< Earlier Kibitzing · PAGE 51 OF 51 ·
|Feb-14-18|| ||zanzibar: <<chessgames>|
Like the author/maintainer of chess.js said, if there was sufficient interest he would merge the FRC code back into chess.js. I believe that's the best shot at making it work
Agreed it's the best solution, but we still face the problem of games with "legal" illegal moves.
<So the new terminology is "a-side castling" and "h-side castling".>
I don't see any additional functionally for the cost since Q-side = "a-side", K-side = "h-side". Maybe I'm missing something.
* * * * *
I was thinking we need to extend the PGN standard to formalize/accommodate things like Fischer960, and especially "legal" illegals moves (I see a practical need for that as a big priority to accurately reflect classical play).
I like doing the low level stuff a lot, and actually did some for SCID. Even bitboards for my FEN program. But I understand wanting to rely on an underlying framework/library.
Still, Olga could be a stand-alone piece of code - the kernel must not be that much work (cf my FEN program).
As for LISP - yeah, we've all been forced to write Emacs elisp programs. But when I dream at night, it's in Emacs Python.
|Feb-14-18|| ||drleper: <chessgames.com: Another small issue is that if you examine the PGN from the recent tournament, the FEN is highly irregular, notably with the designation of kingside/queenside castling. For example, if the rooks started in their normal positions, the initial FEN would not end in "w KQkq -" but rather in "w HAha -". (Because you see, as Fischer himself pointed out, it's no longer appropriate to call it "kingside and queenside" since the king might start on the left and the queen might start on the right.) So the new terminology is "a-side castling" and "h-side castling". To make matters worse they change the letters depending on where the rooks start out (I noticed a "DAda" and a "GBgb" as well.) There's no reason we can't keep K and Q and just understand that for historical reasons we regard the K symbol to mean "white's right hand side" and so forth.>|
You're right, but there are certain cases where FEN falls over with chess960 (see the example here https://en.wikipedia.org/wiki/X-FEN...). X-FEN was developed to be backwards compatible with FEN, and therefore regular FEN is all that is needed to describe any chess960 game starting position (and the majority of in-game positions too). The special X-FEN cases are required when there is some ambiguity about which rook is the castling rook. If you're interested, you can read more about it here https://chess960.net/start-positions/
If you check the PGN of the 960WCC that I prepared https://chess960.net/2018/02/960wcc... you can see that regular FEN has been used. The PGN opens fine in ChessX, which only uses X-FEN when it's explicitly required. There is also the Shredder-FEN approach, and it might be the case that Chessbase programs are applying the S-FEN notation to chess960 PGNs at all times (even when it's not strictly necessary). All up, this probably means extra programming work since PGNs of either type could be encountered.
|Feb-14-18|| ||zanzibar: In 960 the king goes between the two rooks - so there's always a Q-side/K-side designation inherited from classical chess. It also shows up in the K+R position immediately after castling, rather blatantly.|
The reason for the redundant new-terminology is only because the queen's initial square can be either K-side or Q-side, and I guess people just wanted to be pedantic.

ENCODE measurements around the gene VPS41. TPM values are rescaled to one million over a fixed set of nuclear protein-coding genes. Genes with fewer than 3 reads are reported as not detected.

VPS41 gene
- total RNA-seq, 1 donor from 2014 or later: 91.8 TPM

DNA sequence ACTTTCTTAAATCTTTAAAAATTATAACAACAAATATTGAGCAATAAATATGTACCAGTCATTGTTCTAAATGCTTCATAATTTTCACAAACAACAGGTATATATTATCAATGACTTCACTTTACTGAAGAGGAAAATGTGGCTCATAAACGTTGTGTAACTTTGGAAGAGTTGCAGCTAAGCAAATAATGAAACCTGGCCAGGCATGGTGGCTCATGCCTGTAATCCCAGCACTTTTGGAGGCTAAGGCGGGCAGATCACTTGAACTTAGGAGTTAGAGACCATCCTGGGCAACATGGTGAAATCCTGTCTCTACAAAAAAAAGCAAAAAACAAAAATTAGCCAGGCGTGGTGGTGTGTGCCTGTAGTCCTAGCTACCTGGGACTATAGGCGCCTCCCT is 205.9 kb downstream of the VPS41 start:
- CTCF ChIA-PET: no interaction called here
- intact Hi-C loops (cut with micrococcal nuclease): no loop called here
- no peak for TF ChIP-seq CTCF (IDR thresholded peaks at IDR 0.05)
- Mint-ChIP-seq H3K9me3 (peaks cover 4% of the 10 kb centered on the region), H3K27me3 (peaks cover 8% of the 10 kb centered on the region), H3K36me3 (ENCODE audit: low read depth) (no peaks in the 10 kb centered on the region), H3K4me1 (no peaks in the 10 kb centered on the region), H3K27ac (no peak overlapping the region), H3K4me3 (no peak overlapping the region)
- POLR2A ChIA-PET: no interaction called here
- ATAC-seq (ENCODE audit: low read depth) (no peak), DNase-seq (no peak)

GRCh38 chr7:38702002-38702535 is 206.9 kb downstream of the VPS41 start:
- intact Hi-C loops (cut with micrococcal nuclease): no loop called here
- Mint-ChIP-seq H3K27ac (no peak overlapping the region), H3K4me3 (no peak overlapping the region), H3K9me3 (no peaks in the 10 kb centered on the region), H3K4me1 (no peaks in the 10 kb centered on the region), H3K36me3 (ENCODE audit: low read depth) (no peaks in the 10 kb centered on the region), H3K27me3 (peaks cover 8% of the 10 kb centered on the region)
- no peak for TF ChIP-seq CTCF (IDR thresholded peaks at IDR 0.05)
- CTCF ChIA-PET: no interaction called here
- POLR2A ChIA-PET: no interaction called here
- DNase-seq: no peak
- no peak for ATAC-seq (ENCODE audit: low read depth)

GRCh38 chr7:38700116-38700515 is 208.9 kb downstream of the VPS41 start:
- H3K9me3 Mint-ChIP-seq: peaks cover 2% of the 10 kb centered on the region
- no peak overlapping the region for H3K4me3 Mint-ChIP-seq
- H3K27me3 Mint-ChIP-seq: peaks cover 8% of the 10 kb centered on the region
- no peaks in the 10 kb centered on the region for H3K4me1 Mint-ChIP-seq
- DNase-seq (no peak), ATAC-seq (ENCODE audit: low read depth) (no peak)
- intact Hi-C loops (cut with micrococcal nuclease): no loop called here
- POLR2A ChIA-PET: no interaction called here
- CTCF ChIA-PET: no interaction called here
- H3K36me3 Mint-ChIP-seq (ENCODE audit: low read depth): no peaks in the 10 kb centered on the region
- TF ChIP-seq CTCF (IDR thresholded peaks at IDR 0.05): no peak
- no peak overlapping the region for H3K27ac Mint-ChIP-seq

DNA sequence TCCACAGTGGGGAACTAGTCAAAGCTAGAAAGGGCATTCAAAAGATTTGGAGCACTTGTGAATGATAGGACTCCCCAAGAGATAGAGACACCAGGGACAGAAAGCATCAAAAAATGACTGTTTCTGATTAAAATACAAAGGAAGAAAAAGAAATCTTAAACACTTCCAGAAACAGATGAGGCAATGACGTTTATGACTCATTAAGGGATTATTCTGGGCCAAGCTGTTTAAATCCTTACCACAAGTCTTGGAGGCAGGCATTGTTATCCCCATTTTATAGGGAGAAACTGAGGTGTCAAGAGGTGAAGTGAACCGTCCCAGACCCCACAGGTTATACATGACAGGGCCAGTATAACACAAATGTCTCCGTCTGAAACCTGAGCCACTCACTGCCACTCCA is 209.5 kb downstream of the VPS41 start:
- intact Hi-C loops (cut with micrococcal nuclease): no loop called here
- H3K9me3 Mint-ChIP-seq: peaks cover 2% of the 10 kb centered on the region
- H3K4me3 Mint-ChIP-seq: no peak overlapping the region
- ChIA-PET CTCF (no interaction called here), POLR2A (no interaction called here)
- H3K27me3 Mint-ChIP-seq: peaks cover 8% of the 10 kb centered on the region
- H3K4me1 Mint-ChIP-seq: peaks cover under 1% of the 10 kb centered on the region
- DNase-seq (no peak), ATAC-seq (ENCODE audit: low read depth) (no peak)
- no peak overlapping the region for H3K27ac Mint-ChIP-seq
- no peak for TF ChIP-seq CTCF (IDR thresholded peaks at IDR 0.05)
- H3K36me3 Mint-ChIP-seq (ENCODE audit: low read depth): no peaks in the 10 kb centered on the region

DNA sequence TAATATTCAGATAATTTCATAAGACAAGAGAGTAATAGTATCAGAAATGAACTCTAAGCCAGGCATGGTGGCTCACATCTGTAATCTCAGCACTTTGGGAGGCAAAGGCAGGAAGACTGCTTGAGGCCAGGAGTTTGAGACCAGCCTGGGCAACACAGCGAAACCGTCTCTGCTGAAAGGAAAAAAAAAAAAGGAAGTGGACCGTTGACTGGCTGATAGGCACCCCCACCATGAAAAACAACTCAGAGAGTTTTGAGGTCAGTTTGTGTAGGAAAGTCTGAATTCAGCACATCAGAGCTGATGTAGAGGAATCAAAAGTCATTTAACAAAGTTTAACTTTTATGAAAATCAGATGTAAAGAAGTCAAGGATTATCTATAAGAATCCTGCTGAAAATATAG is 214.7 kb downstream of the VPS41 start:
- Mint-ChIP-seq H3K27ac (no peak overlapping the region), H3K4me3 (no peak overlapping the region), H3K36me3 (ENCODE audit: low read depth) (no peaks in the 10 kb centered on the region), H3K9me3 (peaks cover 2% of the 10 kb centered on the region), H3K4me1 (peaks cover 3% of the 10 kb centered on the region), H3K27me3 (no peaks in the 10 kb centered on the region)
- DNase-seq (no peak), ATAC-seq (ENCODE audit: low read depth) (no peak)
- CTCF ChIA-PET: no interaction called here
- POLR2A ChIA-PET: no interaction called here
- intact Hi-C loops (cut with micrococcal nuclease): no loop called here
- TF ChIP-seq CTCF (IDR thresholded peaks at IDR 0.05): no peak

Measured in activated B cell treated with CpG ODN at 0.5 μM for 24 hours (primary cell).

I would have preferred right/left-castling terminology myself, that is, if I was in a pedantic mode.
|Feb-14-18|| ||drleper: <zanzibar: The reason for the redundant new-terminology is only because the queen's initial square can be either K-side or Q-side, and I guess people just wanted to be pedantic.>|
The FEN extensions were created for those special cases where you can't tell which rook is the castling rook (something that can only happen during a game, never from the start). In my experience those positions don't come up too often, so yeah, it makes sense to just stick with FEN and only apply X-FEN/S-FEN when it's actually necessary.
|Feb-14-18|| ||zanzibar: <<drleper> The FEN extensions were created for those special cases where you can't tell which rook is the castling rook (something that can only happen during a game, never from the start).>|
Ah, I see - this for FEN after the game has begun, say when one rook moves back to the 1st rank on the other side of the king. Then the FEN loses the info of which rook moved and which didn't.
However, the only legal castling would be with the nearest rook, as the unoccupied square rule still applies.
Am I missing something still?
|Feb-15-18|| ||zanzibar: OK, I think I was missing something - now that I've thought a little more on the subject.|
And yes, 960 has the problem and classic doesn't.
You can use the normal FEN to forget previous moves in a recorded 960 game - since you can assume the remaining moves are all legal.
But you can't use a FEN to set up a 960 game to play in a forward sense, at least in the most general case. You would need an XFEN as <drleper> said.
|Feb-15-18|| ||Monocle: <Absentee: The pieces are as uncoordinated as they are in the classical starting setup, the difference is that you're used to it.>|
That's simply not true.
|Feb-15-18|| ||drleper: <zanzibar: However, the only legal castling would be with the nearest rook, as the unoccupied square rule still applies.>|
Remember though that FEN doesn't say whether castling immediately is a valid move or not, but only if castling rights exist. Those rights can still exist even when there are pieces in the way. For chess960, two rooks on the same side as the king can cause a problem if castling rights are still available on that side (how to know which rook is the castling rook, and which one moved over there during play?).
<zanzibar: You can use the normal FEN to forget previous moves in a recorded 960 game - since you can assume the remaining moves are all legal.
But you can't use a FEN to set up a 960 game to play in a forward sense, at least in the most general case. You would need an XFEN as <drleper> said.>
I'm not too sure what you mean here, but in the majority of cases normal FEN is sufficient to fully describe a chess960 position (including all 960 starting positions). X-FEN is only required in those special rook cases described above. Just a guess, but perhaps S-FEN is being used by Chessbase programs all the time to just simplify the whole situation (even at the starting position, where it's technically not required).
|Feb-15-18|| ||morfishine: Standard setup is symmetrical. Chess960 setup is almost always asymmetrical (though the same pieces still must be opposite each other). However, it is possible with the random setup that the standard setup results! A minimum # of rules guide the 960 setup, for example, each side must have a DSB & LSB (ie: pure random setup could result in 2 LSB's or 2 DSB's). |
Players are forced to rely on their talent and creativity (instead of rote memorization of opening lines)
|Feb-15-18|| ||Absentee: <Monocle: <Absentee: The pieces are as uncoordinated as they are in the classical starting setup, the difference is that you're used to it.>|